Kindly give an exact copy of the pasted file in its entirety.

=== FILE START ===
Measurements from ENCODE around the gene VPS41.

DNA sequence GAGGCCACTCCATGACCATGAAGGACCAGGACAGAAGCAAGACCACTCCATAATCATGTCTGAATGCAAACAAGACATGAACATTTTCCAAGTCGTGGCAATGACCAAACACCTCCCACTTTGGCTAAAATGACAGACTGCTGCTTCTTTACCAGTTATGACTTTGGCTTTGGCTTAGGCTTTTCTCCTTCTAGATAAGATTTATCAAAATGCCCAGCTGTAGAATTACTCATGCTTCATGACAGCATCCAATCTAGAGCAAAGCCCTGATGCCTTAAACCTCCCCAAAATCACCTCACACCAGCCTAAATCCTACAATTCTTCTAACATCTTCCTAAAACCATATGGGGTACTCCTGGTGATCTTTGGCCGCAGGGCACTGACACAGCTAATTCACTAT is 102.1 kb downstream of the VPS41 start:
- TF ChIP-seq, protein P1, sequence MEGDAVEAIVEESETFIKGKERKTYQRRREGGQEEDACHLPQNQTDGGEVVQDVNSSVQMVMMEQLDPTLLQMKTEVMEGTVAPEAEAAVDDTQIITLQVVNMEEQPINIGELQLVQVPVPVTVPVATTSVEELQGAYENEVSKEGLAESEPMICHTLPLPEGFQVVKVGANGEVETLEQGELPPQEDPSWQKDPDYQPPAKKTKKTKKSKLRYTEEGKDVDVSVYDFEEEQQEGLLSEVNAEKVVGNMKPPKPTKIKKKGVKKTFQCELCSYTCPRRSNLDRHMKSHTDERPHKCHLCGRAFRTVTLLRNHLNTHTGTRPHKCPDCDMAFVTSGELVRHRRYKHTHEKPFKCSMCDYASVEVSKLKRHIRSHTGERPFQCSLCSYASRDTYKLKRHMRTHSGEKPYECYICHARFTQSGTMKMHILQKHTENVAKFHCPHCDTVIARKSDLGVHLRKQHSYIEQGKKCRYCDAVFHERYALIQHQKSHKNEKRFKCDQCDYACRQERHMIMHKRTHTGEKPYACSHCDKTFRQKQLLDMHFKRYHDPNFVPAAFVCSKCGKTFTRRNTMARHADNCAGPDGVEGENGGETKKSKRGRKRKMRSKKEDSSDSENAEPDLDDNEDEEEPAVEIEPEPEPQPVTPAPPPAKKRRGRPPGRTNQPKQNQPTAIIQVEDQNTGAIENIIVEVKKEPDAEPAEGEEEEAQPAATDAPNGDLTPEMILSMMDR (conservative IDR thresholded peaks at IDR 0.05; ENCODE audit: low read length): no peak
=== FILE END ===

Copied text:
Measurements from ENCODE around the gene VPS41.

DNA sequence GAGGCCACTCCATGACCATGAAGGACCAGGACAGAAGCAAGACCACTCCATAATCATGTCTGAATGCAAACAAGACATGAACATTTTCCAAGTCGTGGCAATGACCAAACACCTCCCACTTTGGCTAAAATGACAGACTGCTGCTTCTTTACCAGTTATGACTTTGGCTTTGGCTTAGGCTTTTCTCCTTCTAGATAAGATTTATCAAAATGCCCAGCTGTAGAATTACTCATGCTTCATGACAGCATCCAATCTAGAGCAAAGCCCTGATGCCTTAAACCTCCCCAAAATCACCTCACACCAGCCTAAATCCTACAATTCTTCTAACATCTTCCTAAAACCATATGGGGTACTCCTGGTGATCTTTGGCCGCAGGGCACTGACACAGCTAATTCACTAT is 102.1 kb downstream of the VPS41 start:
- TF ChIP-seq, protein P1, sequence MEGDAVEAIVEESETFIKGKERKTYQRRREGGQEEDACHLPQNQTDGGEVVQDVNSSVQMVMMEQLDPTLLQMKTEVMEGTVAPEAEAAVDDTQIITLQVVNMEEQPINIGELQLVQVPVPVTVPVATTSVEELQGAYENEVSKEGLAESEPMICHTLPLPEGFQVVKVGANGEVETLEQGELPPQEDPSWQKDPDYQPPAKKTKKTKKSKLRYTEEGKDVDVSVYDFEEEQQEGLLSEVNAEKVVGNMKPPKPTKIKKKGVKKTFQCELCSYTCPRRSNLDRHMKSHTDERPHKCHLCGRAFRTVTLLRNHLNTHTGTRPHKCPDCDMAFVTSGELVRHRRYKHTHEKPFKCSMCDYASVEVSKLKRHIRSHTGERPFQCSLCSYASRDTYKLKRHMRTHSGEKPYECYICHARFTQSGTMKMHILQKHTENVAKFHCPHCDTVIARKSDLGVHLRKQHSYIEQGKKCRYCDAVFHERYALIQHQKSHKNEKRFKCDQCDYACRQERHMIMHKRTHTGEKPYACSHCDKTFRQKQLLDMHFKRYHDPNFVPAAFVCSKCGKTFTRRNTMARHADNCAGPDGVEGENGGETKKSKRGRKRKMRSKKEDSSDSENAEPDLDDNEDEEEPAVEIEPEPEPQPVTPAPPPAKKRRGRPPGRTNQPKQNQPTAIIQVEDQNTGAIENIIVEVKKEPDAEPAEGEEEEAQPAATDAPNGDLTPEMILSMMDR (conservative IDR thresholded peaks at IDR 0.05; ENCODE audit: low read length): no peak